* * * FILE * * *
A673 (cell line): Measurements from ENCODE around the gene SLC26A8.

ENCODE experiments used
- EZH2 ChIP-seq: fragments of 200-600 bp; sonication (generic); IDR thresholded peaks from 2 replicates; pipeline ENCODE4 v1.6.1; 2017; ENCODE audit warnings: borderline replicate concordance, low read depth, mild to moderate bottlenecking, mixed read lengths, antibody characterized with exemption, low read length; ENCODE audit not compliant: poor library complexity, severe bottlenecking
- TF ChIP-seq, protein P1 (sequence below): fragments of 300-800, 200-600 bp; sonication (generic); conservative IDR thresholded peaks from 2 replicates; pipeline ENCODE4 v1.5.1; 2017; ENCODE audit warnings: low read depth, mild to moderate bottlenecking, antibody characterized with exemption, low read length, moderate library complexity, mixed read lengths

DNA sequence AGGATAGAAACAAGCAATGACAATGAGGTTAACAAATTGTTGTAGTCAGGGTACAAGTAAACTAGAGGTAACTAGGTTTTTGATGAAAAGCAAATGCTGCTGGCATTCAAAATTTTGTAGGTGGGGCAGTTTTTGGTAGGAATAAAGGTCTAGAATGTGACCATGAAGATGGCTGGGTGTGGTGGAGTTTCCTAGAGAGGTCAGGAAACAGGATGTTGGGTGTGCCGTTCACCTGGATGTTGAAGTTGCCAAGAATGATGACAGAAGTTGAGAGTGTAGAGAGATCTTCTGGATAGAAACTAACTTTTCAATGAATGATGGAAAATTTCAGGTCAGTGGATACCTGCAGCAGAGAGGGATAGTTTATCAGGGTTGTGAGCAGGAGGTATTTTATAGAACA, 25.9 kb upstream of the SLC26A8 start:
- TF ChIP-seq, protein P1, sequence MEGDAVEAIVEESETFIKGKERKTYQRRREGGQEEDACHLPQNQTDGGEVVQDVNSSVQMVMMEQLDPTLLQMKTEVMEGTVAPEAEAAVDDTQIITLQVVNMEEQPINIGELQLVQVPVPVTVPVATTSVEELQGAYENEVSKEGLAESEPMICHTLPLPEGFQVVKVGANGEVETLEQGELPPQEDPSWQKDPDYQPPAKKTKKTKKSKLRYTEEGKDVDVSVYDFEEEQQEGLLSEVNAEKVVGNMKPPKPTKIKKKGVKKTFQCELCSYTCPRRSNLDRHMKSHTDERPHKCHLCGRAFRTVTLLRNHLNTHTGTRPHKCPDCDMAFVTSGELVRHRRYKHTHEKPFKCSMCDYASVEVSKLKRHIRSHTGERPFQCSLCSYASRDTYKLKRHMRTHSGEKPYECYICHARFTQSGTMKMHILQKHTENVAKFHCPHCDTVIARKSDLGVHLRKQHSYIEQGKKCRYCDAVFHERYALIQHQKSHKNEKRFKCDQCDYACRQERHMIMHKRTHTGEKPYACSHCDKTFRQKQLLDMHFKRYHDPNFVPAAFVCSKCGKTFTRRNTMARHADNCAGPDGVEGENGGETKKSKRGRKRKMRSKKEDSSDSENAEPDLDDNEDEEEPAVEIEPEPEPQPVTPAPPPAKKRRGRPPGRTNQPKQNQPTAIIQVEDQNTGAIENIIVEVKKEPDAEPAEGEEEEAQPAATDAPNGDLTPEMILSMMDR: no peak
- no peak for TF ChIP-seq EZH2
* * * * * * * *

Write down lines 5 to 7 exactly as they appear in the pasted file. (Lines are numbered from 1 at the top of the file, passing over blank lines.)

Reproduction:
DNA sequence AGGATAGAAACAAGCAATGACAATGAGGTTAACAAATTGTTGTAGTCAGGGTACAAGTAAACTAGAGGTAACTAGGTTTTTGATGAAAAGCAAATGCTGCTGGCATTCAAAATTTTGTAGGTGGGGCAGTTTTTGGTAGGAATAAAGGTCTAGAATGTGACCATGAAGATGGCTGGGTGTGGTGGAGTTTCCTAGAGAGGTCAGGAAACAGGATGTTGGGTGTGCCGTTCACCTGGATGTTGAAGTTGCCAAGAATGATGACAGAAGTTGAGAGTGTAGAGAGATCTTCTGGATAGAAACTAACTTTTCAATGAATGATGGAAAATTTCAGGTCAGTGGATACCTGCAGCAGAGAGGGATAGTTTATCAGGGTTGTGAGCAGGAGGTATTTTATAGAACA, 25.9 kb upstream of the SLC26A8 start:
- TF ChIP-seq, protein P1, sequence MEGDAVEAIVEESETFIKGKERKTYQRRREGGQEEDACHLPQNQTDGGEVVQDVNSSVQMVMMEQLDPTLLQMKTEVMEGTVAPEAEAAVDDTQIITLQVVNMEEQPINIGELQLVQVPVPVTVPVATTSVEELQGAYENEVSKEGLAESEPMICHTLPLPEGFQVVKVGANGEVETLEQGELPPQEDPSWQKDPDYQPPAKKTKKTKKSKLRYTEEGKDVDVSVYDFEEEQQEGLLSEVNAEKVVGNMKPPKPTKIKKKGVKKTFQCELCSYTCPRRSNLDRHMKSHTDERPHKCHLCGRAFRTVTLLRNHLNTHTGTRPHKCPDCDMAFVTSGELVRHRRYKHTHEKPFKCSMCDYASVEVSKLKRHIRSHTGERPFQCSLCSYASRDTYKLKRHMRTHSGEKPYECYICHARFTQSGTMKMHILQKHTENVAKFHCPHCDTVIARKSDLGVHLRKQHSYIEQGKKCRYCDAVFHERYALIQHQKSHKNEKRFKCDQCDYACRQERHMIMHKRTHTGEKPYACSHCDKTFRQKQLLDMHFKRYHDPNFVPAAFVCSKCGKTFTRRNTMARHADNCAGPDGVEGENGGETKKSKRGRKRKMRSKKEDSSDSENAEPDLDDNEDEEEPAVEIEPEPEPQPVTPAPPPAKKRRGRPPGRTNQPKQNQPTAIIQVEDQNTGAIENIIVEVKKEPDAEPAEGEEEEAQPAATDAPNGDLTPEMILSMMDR: no peak
- no peak for TF ChIP-seq EZH2